It’s not surprising that guys feel / think this way (but saying it out loud really demonstrates a whole new level of stupidity.)

Here’s the thing, I think of startup founders like comedians. Comedians come in all shapes and sizes. Their tool is their brain — their ability to make things funny, communicate that and engage an audience. That’s all the brain. You don’t…

In a recent presentation I gave on the use of data in the product management/development process there was one slide that I ended up taking out. It didn’t fit the flow of the talk, but I think it’s still an important point.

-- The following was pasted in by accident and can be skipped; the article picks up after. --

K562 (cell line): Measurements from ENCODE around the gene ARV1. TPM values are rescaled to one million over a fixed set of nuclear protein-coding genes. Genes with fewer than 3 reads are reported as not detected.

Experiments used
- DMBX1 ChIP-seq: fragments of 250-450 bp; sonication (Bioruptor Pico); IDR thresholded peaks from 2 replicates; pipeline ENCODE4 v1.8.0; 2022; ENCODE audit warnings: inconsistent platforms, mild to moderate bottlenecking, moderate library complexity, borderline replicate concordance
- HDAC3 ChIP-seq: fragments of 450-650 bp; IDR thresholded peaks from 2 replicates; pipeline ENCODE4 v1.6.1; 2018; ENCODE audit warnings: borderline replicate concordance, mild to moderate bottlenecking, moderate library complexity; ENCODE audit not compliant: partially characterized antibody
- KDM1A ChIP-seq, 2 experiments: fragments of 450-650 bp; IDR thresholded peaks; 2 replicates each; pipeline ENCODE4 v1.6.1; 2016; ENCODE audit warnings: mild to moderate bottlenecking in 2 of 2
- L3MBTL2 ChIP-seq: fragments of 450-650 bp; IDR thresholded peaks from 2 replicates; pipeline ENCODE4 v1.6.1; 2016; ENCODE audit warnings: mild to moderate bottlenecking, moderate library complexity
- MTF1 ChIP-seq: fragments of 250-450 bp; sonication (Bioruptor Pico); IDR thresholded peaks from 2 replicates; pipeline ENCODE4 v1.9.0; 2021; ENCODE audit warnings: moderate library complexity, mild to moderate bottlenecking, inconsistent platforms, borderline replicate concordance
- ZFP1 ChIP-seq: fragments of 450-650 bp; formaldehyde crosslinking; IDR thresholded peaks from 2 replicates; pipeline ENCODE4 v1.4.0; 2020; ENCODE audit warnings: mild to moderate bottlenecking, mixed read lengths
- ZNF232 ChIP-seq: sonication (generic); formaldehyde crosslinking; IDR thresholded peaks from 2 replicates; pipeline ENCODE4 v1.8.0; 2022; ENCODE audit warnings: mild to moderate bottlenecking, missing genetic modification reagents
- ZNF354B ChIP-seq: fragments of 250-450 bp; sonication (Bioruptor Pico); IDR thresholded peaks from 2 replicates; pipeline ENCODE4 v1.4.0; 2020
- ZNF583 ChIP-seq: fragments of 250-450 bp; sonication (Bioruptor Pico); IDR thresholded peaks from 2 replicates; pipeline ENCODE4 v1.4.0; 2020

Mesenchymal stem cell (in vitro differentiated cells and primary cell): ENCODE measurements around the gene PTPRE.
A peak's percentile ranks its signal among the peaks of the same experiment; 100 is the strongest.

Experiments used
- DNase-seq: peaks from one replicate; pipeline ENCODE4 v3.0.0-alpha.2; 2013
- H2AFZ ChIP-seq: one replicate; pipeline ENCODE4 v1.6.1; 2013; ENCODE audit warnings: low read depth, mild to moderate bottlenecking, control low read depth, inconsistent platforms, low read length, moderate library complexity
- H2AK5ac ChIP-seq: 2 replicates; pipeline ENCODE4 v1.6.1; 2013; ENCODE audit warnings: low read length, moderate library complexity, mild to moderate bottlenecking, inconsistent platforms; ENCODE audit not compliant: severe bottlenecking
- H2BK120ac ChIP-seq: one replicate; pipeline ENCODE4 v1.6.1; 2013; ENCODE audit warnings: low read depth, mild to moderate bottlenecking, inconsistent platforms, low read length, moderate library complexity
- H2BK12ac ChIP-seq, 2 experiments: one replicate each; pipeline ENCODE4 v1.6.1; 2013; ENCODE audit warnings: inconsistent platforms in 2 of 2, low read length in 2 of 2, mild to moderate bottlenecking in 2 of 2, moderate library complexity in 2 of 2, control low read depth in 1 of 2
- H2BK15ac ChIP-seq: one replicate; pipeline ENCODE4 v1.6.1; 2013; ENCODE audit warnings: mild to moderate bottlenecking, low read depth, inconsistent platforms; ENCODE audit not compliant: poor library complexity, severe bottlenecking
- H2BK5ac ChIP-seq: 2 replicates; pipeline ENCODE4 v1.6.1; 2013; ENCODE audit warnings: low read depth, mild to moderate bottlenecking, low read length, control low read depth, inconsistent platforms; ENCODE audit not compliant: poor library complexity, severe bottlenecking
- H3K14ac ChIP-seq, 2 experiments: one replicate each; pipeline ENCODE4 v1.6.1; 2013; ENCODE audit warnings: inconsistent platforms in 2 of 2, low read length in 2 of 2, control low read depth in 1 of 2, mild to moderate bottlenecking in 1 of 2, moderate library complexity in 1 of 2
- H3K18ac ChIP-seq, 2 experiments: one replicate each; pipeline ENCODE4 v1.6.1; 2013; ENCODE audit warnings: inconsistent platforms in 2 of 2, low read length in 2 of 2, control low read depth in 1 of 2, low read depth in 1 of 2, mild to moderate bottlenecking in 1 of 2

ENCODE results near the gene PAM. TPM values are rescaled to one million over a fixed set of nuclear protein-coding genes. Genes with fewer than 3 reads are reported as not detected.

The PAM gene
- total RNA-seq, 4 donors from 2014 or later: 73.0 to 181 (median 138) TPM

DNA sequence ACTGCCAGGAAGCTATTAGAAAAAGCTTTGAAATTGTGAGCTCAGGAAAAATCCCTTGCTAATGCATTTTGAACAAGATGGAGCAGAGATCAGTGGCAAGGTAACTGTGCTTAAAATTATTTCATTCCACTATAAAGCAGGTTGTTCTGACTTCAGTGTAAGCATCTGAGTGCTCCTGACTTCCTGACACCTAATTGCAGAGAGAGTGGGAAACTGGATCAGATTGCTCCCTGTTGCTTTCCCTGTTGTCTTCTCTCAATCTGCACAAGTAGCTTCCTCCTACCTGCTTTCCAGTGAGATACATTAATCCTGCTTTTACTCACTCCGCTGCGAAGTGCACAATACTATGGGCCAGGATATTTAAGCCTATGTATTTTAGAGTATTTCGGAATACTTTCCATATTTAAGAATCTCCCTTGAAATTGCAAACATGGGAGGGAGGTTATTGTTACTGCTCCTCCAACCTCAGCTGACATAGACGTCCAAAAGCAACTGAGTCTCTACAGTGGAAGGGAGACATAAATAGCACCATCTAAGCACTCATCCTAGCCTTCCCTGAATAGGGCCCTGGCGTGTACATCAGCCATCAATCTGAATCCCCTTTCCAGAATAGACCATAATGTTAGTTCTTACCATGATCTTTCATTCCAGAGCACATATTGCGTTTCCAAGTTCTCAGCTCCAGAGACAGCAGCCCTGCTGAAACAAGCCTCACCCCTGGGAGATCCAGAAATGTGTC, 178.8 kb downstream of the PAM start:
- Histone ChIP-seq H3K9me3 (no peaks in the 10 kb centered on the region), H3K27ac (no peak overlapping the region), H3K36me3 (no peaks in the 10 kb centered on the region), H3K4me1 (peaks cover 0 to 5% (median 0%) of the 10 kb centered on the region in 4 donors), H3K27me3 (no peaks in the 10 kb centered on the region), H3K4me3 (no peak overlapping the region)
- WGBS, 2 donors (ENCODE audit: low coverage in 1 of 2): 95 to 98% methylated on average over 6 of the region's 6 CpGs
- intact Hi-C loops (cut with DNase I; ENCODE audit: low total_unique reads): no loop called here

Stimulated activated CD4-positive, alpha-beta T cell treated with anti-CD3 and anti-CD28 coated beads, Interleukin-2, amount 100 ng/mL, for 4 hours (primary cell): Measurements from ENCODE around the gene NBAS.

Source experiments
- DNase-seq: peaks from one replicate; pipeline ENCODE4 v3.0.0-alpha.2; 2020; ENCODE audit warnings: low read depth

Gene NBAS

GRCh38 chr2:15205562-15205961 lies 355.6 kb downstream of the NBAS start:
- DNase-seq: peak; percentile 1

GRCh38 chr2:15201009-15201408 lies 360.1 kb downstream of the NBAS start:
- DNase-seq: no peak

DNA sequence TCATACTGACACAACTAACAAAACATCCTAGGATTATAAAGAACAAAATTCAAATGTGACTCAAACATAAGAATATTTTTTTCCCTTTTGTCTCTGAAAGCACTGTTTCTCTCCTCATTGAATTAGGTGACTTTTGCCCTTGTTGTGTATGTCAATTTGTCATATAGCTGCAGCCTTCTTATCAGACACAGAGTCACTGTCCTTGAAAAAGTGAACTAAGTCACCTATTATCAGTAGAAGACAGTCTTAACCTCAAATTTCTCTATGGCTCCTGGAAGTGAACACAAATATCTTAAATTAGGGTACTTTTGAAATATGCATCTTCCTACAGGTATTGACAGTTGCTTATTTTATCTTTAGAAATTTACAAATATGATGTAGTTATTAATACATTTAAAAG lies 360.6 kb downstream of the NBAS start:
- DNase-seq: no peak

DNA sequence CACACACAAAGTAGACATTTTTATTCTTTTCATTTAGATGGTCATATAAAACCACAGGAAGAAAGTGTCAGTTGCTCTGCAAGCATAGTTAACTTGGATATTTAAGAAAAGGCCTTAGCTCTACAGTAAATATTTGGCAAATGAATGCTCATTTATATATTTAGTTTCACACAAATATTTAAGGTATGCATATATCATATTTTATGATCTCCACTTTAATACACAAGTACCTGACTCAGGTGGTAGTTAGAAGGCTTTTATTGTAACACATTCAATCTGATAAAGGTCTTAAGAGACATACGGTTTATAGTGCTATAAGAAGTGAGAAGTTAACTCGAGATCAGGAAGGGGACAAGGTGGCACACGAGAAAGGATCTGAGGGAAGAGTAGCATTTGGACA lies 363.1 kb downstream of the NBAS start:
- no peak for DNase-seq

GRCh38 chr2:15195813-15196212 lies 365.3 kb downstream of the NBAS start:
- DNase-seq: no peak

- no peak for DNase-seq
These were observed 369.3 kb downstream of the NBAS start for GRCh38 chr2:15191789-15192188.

Here’s the slide:

The presentation in question was arguing for the proper implementation of Lean Startup as a process for successfully building better products. But oftentimes when talking about Lean Startup (and generally when people speak about processes for product management), they use the “factory analogy.”

The factory analogy is there to help us understand that we should…

Ben Yoskovitz

Founding Partner @ Highline BETA, a startup co-creation company. Previously VP @ VarageSale and GoInstant (acq. by $CRM). Author of Lean Analytics.